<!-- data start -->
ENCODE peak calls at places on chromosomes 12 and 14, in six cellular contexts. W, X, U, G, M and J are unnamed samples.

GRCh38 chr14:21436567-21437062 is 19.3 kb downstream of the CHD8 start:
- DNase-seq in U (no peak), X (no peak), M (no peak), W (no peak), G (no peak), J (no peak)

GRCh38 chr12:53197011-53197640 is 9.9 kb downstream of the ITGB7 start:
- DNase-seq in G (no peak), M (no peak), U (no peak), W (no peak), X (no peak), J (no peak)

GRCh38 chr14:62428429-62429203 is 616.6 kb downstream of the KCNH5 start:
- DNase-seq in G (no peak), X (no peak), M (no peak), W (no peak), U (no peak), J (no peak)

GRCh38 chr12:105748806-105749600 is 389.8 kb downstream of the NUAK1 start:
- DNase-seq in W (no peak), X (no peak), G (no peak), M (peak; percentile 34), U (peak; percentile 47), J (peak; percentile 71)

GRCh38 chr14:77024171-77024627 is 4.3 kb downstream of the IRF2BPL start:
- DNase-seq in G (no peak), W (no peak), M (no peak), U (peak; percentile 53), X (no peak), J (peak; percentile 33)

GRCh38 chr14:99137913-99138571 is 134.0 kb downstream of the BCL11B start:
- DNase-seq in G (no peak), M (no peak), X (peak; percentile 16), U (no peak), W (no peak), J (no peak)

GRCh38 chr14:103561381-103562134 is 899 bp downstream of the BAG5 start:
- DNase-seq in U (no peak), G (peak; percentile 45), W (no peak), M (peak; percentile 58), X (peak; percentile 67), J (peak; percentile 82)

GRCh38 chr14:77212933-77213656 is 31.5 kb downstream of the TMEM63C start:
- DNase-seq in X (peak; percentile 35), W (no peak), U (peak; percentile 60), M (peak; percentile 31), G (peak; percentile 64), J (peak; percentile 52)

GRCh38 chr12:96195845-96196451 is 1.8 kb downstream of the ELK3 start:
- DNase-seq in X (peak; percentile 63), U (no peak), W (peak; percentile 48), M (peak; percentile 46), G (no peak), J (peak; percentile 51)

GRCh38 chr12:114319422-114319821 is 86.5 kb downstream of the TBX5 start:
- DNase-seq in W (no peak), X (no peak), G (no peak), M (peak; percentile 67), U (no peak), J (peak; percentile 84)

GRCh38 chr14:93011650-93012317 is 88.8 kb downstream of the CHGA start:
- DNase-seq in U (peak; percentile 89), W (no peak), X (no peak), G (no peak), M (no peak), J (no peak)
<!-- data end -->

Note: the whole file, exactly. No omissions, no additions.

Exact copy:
ENCODE peak calls at places on chromosomes 12 and 14, in six cellular contexts. W, X, U, G, M and J are unnamed samples.

GRCh38 chr14:21436567-21437062 is 19.3 kb downstream of the CHD8 start:
- DNase-seq in U (no peak), X (no peak), M (no peak), W (no peak), G (no peak), J (no peak)

GRCh38 chr12:53197011-53197640 is 9.9 kb downstream of the ITGB7 start:
- DNase-seq in G (no peak), M (no peak), U (no peak), W (no peak), X (no peak), J (no peak)

GRCh38 chr14:62428429-62429203 is 616.6 kb downstream of the KCNH5 start:
- DNase-seq in G (no peak), X (no peak), M (no peak), W (no peak), U (no peak), J (no peak)

GRCh38 chr12:105748806-105749600 is 389.8 kb downstream of the NUAK1 start:
- DNase-seq in W (no peak), X (no peak), G (no peak), M (peak; percentile 34), U (peak; percentile 47), J (peak; percentile 71)

GRCh38 chr14:77024171-77024627 is 4.3 kb downstream of the IRF2BPL start:
- DNase-seq in G (no peak), W (no peak), M (no peak), U (peak; percentile 53), X (no peak), J (peak; percentile 33)

GRCh38 chr14:99137913-99138571 is 134.0 kb downstream of the BCL11B start:
- DNase-seq in G (no peak), M (no peak), X (peak; percentile 16), U (no peak), W (no peak), J (no peak)

GRCh38 chr14:103561381-103562134 is 899 bp downstream of the BAG5 start:
- DNase-seq in U (no peak), G (peak; percentile 45), W (no peak), M (peak; percentile 58), X (peak; percentile 67), J (peak; percentile 82)

GRCh38 chr14:77212933-77213656 is 31.5 kb downstream of the TMEM63C start:
- DNase-seq in X (peak; percentile 35), W (no peak), U (peak; percentile 60), M (peak; percentile 31), G (peak; percentile 64), J (peak; percentile 52)

GRCh38 chr12:96195845-96196451 is 1.8 kb downstream of the ELK3 start:
- DNase-seq in X (peak; percentile 63), U (no peak), W (peak; percentile 48), M (peak; percentile 46), G (no peak), J (peak; percentile 51)

GRCh38 chr12:114319422-114319821 is 86.5 kb downstream of the TBX5 start:
- DNase-seq in W (no peak), X (no peak), G (no peak), M (peak; percentile 67), U (no peak), J (peak; percentile 84)

GRCh38 chr14:93011650-93012317 is 88.8 kb downstream of the CHGA start:
- DNase-seq in U (peak; percentile 89), W (no peak), X (no peak), G (no peak), M (no peak), J (no peak)